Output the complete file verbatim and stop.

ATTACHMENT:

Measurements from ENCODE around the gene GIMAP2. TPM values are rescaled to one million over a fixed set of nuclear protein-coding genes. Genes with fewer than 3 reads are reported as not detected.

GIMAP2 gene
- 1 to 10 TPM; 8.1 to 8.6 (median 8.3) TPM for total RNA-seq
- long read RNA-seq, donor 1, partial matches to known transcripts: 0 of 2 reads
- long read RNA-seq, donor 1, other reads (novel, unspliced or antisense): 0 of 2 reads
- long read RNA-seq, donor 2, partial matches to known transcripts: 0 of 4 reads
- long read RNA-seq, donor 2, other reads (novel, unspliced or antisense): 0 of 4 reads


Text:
Measurements from ENCODE around the gene GIMAP2. TPM values are rescaled to one million over a fixed set of nuclear protein-coding genes. Genes with fewer than 3 reads are reported as not detected.

GIMAP2 gene
- 1 to 10 TPM; 8.1 to 8.6 (median 8.3) TPM for total RNA-seq
- long read RNA-seq, donor 1, partial matches to known transcripts: 0 of 2 reads
- long read RNA-seq, donor 1, other reads (novel, unspliced or antisense): 0 of 2 reads
- long read RNA-seq, donor 2, partial matches to known transcripts: 0 of 4 reads
- long read RNA-seq, donor 2, other reads (novel, unspliced or antisense): 0 of 4 reads